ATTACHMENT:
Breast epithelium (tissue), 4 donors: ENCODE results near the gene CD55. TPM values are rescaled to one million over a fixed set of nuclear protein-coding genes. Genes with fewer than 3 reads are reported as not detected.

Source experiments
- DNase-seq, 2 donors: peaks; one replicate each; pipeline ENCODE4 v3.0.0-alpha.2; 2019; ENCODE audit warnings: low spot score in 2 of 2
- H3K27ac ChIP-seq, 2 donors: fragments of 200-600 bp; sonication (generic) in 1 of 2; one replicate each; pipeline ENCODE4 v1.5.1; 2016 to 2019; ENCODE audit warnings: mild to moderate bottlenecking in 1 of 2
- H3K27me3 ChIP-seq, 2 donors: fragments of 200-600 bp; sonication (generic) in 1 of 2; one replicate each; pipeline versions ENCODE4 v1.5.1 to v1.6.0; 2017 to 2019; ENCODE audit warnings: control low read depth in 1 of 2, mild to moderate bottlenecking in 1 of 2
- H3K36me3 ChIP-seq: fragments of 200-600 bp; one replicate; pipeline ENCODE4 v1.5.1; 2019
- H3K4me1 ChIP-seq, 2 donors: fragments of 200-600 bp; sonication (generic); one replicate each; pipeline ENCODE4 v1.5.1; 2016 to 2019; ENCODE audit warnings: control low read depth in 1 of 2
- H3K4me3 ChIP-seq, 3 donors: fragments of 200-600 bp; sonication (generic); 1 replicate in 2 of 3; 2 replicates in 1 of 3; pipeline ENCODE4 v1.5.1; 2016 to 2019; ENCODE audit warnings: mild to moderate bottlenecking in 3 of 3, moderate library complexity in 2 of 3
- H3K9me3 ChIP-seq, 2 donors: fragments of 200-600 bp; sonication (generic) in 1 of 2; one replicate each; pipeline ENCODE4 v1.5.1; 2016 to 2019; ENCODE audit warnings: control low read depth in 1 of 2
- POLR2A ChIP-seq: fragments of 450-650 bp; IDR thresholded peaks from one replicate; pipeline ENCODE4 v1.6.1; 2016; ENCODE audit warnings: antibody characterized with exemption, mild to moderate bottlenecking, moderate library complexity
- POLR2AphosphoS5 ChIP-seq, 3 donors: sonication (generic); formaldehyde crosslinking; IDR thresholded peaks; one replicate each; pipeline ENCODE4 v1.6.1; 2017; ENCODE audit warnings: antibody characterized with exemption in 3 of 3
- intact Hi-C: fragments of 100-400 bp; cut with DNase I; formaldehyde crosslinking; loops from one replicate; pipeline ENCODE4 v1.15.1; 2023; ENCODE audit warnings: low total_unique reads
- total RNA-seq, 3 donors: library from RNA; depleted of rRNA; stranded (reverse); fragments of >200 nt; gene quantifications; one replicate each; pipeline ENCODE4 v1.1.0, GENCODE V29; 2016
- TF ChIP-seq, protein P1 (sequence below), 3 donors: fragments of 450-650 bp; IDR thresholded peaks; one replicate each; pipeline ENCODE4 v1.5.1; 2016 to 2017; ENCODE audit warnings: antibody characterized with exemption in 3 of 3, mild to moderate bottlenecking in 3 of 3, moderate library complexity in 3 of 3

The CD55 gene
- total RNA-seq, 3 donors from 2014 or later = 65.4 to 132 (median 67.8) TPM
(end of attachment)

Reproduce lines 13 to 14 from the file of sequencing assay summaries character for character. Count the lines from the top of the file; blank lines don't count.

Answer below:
- total RNA-seq, 3 donors: library from RNA; depleted of rRNA; stranded (reverse); fragments of >200 nt; gene quantifications; one replicate each; pipeline ENCODE4 v1.1.0, GENCODE V29; 2016
- TF ChIP-seq, protein P1 (sequence below), 3 donors: fragments of 450-650 bp; IDR thresholded peaks; one replicate each; pipeline ENCODE4 v1.5.1; 2016 to 2017; ENCODE audit warnings: antibody characterized with exemption in 3 of 3, mild to moderate bottlenecking in 3 of 3, moderate library complexity in 3 of 3